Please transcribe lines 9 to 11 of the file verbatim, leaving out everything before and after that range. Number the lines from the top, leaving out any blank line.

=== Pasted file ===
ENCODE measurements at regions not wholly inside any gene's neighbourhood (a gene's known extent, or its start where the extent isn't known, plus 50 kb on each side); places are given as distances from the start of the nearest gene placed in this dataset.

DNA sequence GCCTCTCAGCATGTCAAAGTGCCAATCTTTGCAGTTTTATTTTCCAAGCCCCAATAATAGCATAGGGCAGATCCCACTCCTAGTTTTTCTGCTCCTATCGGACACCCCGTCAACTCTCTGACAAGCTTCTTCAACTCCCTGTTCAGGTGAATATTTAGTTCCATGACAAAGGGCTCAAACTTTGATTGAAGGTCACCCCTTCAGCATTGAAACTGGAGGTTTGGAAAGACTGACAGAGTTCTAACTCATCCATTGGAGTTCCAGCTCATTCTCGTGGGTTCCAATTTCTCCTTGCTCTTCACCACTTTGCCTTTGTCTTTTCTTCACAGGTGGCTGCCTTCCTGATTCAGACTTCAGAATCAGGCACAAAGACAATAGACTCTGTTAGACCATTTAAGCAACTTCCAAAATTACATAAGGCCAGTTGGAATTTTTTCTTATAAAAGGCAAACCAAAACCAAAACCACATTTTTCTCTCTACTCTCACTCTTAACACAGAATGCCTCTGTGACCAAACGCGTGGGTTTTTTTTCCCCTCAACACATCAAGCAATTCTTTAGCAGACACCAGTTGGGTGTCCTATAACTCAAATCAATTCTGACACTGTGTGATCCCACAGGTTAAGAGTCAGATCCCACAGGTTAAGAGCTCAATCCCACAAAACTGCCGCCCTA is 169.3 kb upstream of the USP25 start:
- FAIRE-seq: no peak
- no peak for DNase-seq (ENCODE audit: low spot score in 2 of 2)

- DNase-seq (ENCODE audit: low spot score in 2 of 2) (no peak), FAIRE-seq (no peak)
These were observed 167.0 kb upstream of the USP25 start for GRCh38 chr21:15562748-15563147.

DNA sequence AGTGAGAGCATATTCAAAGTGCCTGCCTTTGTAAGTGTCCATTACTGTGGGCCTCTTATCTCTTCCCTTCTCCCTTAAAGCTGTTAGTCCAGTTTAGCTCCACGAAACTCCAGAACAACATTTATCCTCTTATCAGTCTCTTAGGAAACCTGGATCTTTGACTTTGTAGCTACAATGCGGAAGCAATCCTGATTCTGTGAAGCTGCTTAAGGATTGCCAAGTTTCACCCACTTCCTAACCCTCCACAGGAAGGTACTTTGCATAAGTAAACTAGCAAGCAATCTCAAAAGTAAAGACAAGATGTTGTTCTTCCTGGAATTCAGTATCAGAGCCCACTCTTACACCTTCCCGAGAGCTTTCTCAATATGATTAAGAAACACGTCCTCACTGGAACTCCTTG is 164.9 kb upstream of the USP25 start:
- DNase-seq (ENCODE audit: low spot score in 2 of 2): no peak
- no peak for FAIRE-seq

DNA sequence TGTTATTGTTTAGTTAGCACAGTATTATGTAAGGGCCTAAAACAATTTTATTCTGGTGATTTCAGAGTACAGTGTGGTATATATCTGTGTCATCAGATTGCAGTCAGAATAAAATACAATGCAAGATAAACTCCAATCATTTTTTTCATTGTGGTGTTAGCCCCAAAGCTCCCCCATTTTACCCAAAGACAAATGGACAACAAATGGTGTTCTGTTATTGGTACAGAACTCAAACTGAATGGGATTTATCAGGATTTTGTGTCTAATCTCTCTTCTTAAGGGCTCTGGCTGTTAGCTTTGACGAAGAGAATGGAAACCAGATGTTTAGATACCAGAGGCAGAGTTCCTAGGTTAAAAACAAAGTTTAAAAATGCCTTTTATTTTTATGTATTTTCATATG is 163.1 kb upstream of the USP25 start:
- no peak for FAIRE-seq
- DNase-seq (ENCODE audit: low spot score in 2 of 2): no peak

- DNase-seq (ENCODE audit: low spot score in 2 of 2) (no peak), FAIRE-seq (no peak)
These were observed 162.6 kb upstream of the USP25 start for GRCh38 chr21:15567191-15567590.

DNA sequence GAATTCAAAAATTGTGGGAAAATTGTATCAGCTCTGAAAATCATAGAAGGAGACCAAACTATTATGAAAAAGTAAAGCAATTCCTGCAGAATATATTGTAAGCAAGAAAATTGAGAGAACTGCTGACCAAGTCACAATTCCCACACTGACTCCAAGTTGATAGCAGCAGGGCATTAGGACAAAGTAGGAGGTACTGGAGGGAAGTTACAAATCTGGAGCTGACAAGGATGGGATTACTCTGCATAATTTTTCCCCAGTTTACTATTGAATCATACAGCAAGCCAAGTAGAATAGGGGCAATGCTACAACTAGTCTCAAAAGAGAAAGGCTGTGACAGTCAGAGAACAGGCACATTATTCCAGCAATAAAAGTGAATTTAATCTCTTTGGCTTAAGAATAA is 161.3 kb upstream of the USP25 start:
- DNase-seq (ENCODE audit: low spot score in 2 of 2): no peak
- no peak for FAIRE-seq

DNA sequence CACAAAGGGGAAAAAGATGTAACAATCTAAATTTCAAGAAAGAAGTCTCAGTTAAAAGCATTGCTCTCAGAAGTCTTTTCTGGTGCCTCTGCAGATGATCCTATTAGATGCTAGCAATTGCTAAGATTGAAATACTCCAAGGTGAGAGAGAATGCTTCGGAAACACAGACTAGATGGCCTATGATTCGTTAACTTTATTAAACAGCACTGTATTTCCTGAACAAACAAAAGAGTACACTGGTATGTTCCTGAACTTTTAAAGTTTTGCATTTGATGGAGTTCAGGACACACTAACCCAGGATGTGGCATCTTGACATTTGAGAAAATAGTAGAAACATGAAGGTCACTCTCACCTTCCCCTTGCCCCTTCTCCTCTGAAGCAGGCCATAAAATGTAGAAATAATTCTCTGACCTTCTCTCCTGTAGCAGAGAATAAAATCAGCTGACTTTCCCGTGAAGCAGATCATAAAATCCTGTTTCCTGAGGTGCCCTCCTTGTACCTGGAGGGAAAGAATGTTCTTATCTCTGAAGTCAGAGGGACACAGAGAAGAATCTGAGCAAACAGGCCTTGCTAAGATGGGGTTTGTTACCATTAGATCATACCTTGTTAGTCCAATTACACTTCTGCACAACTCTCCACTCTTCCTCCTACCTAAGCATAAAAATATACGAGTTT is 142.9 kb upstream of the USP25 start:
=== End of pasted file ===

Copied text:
- no peak for FAIRE-seq

DNA sequence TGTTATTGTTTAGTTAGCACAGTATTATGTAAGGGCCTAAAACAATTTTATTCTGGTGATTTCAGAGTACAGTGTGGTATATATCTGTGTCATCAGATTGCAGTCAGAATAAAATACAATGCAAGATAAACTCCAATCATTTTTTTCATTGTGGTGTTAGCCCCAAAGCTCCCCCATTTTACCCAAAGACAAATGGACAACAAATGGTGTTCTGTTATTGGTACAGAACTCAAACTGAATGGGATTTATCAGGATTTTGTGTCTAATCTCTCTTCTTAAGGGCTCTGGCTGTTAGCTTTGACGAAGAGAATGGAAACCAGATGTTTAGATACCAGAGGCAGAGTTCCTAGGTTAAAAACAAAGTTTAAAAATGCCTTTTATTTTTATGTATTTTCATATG is 163.1 kb upstream of the USP25 start:
- no peak for FAIRE-seq